Manhattan prices, too, the local workers grumble. On Queens salaries.

Though I've never tasted it, the food looks tasty as the new man carries out tray after tray of glistening fish, pork, chicken and vegetables, sauteed, steamed and baked.

Some of the workers admit they splurge every so often. Not bad, they say.

And for everyone else? Miller can 24 oz. $1.25!

Tuesday, March 13, 2007

Garage Cat

One day he limped into the garage. His nose and ears bled, and he mewed as if he had no where else to go.

He was so bloody the mechanics didn't dare clean him, fearing his pain. He was so dirty, they didn't care to touch him, either. They tended to him as they knew. They set out food and water, and prepared a bed for him out of an old seat.

Little by little his wounds began to heal. A month passed and he was able to walk with ease. The gash on his neck closed. His hair grew back. He gained weight.

Perhaps when we are weak, we always return home. For this cat, the garage was his first home. The garage owner brought him there to catch rats.

And for years he did that. But he was an independent soul, a working cat who roamed the neighborhood by day and fed on rats by night. He shunned any hand but one that held food.

Then one winter day he disappeared. The mechanics tried whistling, but they were whistling into a void. He wasn't coming back. Perhaps he had been hit by a car, perhaps he had been mauled by a dog. They didn't know. Then he disappeared from their thoughts.

The season led into spring. Then one day a mechanic caught a glimpse of him sneaking out of the hotel. He was plump, and his once oil-slicked coat looked soft, even fluffy. The mechanic called to him. He disappeared back into the hotel.

Back in the garage the mechanics laughed. Maybe the cat was enjoying the spa there, too.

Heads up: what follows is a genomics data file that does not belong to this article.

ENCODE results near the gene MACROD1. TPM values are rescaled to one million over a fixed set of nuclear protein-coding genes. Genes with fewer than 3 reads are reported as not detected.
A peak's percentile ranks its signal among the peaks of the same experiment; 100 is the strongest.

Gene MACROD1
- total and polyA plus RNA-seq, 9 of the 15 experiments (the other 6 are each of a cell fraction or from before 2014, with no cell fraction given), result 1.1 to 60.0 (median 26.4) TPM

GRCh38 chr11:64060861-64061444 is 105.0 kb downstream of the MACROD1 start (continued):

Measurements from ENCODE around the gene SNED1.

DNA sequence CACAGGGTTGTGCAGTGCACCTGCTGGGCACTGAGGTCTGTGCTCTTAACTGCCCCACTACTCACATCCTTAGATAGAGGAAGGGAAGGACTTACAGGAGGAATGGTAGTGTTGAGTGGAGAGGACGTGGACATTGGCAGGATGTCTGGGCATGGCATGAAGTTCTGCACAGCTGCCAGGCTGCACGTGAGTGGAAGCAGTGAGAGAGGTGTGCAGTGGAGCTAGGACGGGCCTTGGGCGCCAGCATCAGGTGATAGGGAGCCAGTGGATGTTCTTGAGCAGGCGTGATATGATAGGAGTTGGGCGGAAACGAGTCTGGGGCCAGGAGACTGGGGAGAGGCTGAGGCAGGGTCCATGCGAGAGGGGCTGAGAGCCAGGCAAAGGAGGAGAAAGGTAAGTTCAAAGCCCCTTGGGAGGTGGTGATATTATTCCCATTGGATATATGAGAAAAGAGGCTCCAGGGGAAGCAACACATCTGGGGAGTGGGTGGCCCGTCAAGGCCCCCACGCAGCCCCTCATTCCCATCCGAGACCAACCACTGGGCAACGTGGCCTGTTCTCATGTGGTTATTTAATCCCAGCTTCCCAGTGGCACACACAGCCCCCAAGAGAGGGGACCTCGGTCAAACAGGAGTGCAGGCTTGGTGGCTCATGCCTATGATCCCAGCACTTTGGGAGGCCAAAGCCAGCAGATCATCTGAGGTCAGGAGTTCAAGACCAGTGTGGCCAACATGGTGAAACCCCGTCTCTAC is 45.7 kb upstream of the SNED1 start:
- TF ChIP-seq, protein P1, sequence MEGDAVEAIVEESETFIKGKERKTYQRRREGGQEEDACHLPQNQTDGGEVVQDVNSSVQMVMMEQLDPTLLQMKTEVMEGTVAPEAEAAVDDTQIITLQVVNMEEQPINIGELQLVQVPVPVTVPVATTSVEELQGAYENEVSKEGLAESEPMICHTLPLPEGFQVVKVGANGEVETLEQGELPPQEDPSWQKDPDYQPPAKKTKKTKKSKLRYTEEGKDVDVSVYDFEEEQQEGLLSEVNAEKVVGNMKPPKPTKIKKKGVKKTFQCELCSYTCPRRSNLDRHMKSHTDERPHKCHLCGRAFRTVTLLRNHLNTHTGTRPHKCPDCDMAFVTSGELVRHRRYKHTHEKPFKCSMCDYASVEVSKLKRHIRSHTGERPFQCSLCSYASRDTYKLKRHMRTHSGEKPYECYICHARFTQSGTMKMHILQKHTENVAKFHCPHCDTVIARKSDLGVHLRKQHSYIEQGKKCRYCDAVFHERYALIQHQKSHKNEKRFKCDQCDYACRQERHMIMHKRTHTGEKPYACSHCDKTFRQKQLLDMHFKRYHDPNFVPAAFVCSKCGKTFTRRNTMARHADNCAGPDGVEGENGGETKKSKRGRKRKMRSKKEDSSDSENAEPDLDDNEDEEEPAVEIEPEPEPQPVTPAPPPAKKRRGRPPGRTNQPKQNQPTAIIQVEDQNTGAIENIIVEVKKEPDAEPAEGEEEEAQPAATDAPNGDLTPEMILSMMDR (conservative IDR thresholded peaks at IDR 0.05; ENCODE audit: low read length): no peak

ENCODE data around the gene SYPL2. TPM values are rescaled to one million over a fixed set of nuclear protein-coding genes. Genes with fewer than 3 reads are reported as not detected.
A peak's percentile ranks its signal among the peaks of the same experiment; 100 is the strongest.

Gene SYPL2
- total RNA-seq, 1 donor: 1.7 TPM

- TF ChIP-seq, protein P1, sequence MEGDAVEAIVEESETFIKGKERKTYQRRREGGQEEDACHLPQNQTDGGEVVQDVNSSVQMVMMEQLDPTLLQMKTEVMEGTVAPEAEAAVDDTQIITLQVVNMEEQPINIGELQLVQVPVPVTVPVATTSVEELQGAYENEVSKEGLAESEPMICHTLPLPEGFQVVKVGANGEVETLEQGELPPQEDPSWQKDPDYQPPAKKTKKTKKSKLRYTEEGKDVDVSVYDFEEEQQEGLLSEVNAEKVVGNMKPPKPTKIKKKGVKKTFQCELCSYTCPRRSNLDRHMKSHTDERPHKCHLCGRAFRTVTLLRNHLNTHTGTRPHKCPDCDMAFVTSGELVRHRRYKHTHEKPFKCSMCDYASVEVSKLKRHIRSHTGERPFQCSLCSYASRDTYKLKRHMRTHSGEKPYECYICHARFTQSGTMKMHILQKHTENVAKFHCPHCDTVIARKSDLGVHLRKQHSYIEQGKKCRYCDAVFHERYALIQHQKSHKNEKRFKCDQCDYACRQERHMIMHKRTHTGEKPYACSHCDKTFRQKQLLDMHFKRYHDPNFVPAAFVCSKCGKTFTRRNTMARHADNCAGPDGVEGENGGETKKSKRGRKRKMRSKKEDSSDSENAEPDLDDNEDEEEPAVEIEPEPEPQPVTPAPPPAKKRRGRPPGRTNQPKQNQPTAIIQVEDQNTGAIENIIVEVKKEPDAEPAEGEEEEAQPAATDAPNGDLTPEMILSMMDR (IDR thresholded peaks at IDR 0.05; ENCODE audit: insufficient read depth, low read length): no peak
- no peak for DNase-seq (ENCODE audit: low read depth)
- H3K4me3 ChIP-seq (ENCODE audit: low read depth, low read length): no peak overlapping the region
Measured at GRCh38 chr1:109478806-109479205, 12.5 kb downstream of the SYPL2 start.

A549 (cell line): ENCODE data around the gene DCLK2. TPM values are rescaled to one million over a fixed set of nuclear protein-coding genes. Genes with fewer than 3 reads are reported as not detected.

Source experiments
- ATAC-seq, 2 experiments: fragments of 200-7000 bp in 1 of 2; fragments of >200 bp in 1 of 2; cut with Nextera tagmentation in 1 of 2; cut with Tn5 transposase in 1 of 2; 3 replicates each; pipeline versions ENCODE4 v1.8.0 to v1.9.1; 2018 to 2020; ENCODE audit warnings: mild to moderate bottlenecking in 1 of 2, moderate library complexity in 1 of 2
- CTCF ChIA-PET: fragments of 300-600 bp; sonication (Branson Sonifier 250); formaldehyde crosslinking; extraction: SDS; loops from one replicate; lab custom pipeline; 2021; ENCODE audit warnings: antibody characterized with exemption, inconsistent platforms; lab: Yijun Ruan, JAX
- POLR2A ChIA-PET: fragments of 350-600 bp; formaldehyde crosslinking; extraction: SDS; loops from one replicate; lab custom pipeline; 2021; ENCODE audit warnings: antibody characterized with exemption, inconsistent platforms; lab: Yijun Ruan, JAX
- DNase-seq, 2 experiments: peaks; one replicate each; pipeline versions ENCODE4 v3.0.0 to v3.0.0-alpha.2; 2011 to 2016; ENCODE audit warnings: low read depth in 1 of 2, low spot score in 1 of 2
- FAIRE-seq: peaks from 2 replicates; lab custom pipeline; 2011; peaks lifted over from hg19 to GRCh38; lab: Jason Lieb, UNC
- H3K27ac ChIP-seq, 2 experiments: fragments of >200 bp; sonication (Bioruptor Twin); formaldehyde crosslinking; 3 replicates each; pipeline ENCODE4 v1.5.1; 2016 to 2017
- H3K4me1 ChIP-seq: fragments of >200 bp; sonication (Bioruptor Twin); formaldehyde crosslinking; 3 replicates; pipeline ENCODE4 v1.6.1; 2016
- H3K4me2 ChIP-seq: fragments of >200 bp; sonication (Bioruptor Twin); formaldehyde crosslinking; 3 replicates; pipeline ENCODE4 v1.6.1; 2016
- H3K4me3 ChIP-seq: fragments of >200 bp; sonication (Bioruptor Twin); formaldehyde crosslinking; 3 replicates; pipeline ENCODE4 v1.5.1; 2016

A year passed. Then another. The mechanics could see that he wasn't living at the hotel any more. He looked muscled now, strong and sleek, and the ears on his fat head lay back. He lived bowl to bowl, from anyone who offered sustenance. He was no one's cat now, only his own. The mechanics thought him fearless and bold, roaming even beyond the borders of Blissville, where no neighborhood cat had gone before.

But pride before fall, the saying goes.

When he hobbled in, the mechanics laughed. And as they cared for him, they teased him.

His coat is blue again, slicked back with oil. On cold nights he seeks out the warmth only an engine can offer in an unheated garage.

He has healed mostly. And on warmer nights he now goes out to wander through the neighborhood. But he doesn't stray far.

Each morning they open the garage, he trots up to them. He rubs his back against and between their legs. He lifts up his face to their open hands. He purrs.

Monday, March 12, 2007


The brothers Taskin and Tafhim settled in Blissville three years ago. By chance, they moved into the building directly across the street from boys their same ages, Nabil, Abrar and Faraz.

Perhaps they were shy, perhaps they had other things pulling them, for they didn't meet each other on the block. They noticed each other on the school bus. Back then, only Taskin and Nabil went to school. The others were too little for that.

As boys will do, they began to play ball together. They played the street games New Yorkers have always played – soccer and volleyball and basketball and handball and dodgeball. When their brothers grew old enough, they included them. I caught them playing basketball and soccer.

When I learned that their parents were from Bangladesh, I asked them about cricket. They shook their heads. They didn't know how to play that game yet. The two older boys thought they might learn this year. They've watched their fathers bowl and bat, and sat with their fathers while they watched the game on TV, too.

But they didn't know that tomorrow marks the start of the 2007 Cricket World Cup, to be played in Kingston, Jamaica. Surely they will know by Saturday, though. For Bangladesh will play its first match on Saturday, against its rival India.

And anyone could win.

Tuesday, March 06, 2007


Najib came to New York as a student, not a baker. He knew nothing about cooking, but a friend had given him a recipe for bread, believing that Najib could make a business from it. And so Najib did.